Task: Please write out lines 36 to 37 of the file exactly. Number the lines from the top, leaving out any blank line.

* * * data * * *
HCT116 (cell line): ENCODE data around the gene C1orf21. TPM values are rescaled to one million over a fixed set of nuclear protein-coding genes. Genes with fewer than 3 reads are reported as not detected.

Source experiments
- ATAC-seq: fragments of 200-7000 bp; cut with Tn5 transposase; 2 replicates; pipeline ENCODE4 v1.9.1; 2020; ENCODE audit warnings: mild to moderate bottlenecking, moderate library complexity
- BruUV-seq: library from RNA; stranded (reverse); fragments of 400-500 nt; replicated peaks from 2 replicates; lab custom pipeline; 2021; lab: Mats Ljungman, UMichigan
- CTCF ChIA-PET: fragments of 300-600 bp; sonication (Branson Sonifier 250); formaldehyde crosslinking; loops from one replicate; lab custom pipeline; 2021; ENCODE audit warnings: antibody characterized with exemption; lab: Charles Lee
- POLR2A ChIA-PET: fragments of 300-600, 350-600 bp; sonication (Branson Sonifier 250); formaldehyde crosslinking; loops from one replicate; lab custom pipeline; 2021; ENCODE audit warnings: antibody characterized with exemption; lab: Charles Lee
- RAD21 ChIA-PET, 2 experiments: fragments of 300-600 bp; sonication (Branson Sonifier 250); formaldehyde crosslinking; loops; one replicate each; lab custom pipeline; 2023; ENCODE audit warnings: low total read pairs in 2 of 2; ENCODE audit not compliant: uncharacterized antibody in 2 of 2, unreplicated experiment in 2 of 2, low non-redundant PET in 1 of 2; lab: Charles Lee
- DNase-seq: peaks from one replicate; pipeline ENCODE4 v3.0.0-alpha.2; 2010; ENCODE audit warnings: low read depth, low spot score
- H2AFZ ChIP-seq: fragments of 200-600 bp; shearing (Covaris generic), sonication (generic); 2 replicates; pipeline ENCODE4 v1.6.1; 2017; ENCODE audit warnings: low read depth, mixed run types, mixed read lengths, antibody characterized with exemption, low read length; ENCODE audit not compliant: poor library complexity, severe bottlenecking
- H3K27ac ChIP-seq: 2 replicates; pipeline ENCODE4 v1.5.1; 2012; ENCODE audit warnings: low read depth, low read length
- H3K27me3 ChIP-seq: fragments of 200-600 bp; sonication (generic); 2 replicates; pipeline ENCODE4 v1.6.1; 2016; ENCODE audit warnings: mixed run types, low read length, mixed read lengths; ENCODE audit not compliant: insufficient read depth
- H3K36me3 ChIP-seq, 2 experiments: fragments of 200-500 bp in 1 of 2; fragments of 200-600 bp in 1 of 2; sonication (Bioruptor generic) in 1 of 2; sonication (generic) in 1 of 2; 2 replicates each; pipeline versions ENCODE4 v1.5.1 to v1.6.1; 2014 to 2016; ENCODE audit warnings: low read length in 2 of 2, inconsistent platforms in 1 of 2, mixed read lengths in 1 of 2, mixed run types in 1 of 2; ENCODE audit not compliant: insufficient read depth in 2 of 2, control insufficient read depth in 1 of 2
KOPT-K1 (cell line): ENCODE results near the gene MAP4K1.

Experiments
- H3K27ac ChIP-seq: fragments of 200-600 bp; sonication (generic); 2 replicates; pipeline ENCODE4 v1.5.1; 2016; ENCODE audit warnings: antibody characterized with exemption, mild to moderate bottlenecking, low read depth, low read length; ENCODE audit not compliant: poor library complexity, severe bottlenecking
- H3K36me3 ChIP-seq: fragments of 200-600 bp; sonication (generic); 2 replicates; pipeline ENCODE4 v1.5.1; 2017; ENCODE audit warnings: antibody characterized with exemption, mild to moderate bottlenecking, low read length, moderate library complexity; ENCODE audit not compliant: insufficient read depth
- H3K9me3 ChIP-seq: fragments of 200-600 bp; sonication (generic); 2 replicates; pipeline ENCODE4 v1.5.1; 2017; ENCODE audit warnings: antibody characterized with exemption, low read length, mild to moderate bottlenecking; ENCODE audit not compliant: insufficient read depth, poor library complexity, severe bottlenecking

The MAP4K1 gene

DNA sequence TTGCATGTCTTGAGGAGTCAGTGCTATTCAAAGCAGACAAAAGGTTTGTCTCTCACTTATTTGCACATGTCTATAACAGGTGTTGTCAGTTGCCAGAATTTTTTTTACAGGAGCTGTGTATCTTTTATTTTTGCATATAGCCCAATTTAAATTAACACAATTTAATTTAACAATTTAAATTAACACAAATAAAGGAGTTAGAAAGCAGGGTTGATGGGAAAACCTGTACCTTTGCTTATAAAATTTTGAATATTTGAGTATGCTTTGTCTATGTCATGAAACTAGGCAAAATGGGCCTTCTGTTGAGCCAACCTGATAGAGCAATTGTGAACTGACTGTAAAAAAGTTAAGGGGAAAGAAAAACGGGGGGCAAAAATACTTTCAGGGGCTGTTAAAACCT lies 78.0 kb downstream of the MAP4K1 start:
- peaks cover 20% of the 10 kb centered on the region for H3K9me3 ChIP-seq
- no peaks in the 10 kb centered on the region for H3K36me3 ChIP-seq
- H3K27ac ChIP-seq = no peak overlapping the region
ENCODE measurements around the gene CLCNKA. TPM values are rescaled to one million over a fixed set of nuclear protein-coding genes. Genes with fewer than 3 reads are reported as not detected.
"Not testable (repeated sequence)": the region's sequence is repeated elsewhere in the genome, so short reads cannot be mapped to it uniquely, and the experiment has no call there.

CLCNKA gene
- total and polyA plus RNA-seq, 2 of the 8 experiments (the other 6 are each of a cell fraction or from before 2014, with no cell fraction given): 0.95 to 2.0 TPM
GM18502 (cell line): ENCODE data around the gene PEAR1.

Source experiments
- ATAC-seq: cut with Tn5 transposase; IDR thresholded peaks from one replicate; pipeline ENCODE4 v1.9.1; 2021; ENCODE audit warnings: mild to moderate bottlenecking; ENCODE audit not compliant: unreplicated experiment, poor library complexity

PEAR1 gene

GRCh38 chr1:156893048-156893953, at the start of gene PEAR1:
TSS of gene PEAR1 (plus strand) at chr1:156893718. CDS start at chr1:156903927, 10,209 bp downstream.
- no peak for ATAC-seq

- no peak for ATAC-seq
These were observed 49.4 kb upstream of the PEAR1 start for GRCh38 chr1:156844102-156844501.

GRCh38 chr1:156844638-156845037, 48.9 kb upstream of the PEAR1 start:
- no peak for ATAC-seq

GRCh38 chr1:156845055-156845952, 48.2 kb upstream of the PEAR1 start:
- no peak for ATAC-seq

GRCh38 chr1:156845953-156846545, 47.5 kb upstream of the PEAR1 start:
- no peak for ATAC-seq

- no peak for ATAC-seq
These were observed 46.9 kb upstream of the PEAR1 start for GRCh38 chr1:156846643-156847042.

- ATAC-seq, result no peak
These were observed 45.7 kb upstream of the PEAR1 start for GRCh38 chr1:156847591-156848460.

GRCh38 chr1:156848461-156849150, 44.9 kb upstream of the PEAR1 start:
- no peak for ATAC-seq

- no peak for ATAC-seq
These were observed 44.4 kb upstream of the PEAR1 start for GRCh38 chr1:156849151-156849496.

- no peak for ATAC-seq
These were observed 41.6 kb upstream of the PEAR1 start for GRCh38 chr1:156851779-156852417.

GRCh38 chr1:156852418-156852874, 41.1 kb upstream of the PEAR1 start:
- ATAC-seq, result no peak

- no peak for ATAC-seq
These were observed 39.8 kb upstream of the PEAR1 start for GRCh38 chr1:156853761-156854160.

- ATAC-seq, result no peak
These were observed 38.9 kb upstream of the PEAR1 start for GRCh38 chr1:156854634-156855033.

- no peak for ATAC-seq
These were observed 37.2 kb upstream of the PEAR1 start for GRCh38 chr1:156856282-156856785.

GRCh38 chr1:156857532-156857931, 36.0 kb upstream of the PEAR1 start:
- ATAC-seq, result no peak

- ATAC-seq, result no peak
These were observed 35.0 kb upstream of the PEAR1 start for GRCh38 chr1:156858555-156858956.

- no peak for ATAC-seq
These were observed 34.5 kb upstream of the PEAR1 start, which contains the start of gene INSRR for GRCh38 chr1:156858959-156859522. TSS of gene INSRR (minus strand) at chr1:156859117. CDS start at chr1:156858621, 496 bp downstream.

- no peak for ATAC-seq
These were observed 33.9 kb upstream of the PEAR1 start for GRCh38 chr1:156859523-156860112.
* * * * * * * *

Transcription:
GRCh38 chr1:156844638-156845037, 48.9 kb upstream of the PEAR1 start:
- no peak for ATAC-seq